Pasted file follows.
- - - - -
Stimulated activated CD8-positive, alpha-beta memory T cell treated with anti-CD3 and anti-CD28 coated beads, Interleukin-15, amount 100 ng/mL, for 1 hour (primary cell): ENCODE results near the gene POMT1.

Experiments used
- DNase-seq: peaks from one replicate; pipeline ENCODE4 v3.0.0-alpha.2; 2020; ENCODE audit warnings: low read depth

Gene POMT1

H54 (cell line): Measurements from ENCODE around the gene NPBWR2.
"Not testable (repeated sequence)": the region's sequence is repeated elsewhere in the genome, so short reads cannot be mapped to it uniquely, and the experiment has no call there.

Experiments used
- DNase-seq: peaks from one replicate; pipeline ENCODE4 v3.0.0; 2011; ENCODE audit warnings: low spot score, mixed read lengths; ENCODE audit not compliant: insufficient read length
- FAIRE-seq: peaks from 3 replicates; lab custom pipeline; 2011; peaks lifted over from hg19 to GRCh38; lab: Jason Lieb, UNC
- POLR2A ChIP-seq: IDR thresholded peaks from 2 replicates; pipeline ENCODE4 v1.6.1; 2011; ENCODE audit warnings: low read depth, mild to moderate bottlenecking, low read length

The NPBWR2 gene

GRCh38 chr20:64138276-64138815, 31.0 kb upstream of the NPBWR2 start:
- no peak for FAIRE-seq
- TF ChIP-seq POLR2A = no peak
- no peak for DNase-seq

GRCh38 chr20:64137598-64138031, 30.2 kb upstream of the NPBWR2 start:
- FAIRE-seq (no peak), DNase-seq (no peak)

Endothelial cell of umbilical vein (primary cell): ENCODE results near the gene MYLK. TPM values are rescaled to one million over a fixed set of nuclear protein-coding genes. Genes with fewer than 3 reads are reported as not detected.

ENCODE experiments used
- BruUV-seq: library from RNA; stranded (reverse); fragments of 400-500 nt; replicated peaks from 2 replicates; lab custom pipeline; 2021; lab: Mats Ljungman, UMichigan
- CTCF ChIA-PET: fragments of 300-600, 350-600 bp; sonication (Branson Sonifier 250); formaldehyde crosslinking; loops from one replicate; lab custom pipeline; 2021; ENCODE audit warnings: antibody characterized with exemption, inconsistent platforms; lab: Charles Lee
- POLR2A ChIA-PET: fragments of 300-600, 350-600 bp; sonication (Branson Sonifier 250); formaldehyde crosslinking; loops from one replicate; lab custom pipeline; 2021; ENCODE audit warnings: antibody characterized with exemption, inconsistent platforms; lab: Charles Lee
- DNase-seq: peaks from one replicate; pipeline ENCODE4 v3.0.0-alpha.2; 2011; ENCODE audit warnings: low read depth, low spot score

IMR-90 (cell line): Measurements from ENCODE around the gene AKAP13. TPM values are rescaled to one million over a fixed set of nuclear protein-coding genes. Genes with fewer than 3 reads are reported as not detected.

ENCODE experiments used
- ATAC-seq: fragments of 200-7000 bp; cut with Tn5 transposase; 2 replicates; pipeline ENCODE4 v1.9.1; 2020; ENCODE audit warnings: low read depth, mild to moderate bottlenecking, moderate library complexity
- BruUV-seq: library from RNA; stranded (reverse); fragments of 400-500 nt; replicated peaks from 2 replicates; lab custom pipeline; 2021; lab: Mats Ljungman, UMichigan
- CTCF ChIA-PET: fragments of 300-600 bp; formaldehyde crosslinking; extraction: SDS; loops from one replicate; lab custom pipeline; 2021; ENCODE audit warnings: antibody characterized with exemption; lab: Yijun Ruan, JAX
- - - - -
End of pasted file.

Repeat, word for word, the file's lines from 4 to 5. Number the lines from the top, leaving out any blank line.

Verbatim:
Gene POMT1

H54 (cell line): Measurements from ENCODE around the gene NPBWR2.